You may have watched ‘Churchill: 100 Days that Saved Britain’, broadcast on ITV on Sunday 25 January, if not click here for the link.
The main interest for us is of course that much of the programme is based on the diaries of Old Pocklingtonian Sir Charles Wilson(1895-1899), later Lord Moran, who had tended Sir Winston as his personal physician for many years, particularly during the Second World War. It was Moran who announced the news on the steps of Churchill’s house in Hyde Park Gate. These diaries were, controversially, published soon after Churchill’s death, as explained by the late David Smith in his Bitesize History.
(Churchill reported the following: in January 1943, when Churchill attended the Casablanca Conference with President Roosevelt during which the policy of unconditional surrender was formulated, Moran accompanied him, as was usual on his overseas journeys. At the end of the Conference, he and Churchill went on to Cairo and Turkey before retracing the route home via the victory parade in Tripoli and a meeting with Eisenhower. When the party was eventually ready to depart for England, the aircraft was found to have developed a fault and the passengers all disembarked – with the exception of Moran who had fallen asleep; no-one noticed and he was locked in all night and not released until next morning.)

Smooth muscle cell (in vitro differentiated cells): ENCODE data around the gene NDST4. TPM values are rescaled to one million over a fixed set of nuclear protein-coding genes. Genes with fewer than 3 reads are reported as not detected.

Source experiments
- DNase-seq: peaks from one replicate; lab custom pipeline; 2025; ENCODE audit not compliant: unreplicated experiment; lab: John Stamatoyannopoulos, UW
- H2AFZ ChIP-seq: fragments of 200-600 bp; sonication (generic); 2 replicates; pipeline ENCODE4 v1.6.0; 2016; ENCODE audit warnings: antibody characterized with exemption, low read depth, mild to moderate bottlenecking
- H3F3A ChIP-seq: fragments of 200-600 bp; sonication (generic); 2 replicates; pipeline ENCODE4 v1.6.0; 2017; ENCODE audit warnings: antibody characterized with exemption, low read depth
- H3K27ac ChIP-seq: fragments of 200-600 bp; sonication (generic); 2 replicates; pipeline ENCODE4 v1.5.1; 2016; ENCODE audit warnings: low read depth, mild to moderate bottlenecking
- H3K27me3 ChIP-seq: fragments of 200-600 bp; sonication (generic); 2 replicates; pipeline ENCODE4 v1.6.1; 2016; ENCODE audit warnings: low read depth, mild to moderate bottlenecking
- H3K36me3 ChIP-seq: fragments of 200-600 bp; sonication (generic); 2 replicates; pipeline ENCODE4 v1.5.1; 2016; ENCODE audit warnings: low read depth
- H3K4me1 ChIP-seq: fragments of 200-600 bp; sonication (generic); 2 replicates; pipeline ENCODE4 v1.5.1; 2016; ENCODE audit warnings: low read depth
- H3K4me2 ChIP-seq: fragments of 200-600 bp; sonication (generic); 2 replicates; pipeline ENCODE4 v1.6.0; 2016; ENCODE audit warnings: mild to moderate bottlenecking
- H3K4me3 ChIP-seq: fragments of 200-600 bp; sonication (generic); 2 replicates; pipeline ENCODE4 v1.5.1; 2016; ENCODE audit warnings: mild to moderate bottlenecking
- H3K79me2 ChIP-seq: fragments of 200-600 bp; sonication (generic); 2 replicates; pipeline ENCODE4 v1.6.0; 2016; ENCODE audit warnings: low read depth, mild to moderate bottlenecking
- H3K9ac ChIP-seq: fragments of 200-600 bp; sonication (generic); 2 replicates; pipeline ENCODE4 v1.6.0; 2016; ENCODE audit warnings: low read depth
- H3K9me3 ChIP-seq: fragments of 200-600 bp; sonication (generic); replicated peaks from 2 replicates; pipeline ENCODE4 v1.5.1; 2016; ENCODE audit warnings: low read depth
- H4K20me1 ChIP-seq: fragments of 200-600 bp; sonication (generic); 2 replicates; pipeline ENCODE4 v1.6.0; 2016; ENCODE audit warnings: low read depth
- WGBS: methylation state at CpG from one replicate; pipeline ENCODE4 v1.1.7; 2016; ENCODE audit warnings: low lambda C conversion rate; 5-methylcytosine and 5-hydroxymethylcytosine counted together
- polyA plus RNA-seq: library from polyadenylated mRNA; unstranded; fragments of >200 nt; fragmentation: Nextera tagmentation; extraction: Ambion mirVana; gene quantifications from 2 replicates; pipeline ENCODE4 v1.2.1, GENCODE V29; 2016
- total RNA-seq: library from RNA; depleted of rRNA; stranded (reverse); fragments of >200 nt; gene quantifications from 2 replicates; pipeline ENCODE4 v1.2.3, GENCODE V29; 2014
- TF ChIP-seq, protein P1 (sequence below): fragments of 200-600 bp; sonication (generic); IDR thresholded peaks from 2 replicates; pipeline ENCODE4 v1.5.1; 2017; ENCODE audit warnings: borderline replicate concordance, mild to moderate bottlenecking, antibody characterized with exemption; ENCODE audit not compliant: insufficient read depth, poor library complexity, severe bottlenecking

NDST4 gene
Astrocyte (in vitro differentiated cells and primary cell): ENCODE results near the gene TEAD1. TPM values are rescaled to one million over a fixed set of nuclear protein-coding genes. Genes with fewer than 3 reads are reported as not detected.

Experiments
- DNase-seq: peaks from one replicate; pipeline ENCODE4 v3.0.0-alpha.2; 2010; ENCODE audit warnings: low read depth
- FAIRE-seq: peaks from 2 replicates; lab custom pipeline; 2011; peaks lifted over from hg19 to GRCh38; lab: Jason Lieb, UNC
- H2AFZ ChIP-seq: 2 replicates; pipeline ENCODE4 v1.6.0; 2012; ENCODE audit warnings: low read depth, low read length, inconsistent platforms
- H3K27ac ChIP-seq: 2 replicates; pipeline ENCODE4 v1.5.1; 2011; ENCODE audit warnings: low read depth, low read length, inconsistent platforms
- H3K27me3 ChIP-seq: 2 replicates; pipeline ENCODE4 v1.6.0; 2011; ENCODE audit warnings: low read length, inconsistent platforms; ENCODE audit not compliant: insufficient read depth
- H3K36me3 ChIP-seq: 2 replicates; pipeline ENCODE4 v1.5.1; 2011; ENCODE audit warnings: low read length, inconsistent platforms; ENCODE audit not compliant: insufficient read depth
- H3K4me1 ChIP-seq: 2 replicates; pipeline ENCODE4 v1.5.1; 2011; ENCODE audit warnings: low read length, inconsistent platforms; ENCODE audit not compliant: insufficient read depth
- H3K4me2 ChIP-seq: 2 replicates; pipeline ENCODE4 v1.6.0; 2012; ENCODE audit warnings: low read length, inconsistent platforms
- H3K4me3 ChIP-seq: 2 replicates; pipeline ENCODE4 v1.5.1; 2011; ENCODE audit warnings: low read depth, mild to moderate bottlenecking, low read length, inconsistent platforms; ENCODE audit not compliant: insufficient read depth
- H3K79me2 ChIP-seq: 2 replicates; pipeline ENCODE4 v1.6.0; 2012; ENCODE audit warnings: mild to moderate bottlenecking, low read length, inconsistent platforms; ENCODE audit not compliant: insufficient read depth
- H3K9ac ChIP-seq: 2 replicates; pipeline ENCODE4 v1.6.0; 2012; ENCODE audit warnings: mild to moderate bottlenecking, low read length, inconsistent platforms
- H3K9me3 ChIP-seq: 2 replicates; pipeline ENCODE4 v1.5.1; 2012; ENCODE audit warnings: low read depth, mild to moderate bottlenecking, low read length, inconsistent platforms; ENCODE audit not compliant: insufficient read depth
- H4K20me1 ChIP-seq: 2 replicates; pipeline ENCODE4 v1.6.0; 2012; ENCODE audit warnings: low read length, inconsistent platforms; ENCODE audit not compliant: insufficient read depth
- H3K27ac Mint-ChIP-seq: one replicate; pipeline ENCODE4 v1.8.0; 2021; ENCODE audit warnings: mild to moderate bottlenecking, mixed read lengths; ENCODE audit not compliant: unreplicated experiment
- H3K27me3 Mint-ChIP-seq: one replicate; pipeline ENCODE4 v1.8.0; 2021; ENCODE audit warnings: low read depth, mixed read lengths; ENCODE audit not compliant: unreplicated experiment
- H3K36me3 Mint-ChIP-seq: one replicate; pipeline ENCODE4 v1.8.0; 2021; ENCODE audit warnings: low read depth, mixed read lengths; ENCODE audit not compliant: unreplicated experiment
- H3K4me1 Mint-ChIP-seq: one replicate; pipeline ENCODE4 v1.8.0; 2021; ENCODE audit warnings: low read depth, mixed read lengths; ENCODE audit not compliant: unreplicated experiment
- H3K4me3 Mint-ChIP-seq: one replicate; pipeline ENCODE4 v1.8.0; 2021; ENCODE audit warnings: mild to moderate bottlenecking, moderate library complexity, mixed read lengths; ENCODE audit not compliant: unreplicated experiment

The state funeral of Sir Winston was on Saturday 30 January 1965. The procession had representatives of all the services and the many regiments with which he had a connection. Taking pride of place at the head of the procession, just behind the band, was a contingent of serving RAF officers – an Air Commodore and 13 Group Captains – who had all been Battle of Britain pilots. OP Alec Ingle (25-33), second from the right, was one of them.
Alec gained employment in electricity distribution in Yorkshire and Lancashire on leaving school. He joined the Royal Air Force Volunteer Reserve on its inception in 1937 and was soon flying de Havilland Moths, Blackburn B2’s, Hawker Harts and Audaxes from Brough, Manchester and Tollerton. He was mobilised on 1 September 1939 and flew with 605 Squadron during the Battle of Britain. He downed his first aircraft on 8 September 1940 when he probably destroyed a Dornier Do17 and by the end of the year his score was three; his eventual total was five. He had been shot down three times himself and wounded once. He later served in 74 and 124 Squadrons and Alec was awarded the Air Force Cross for flying a badly burned pilot to hospital at Cosford in hazardous conditions.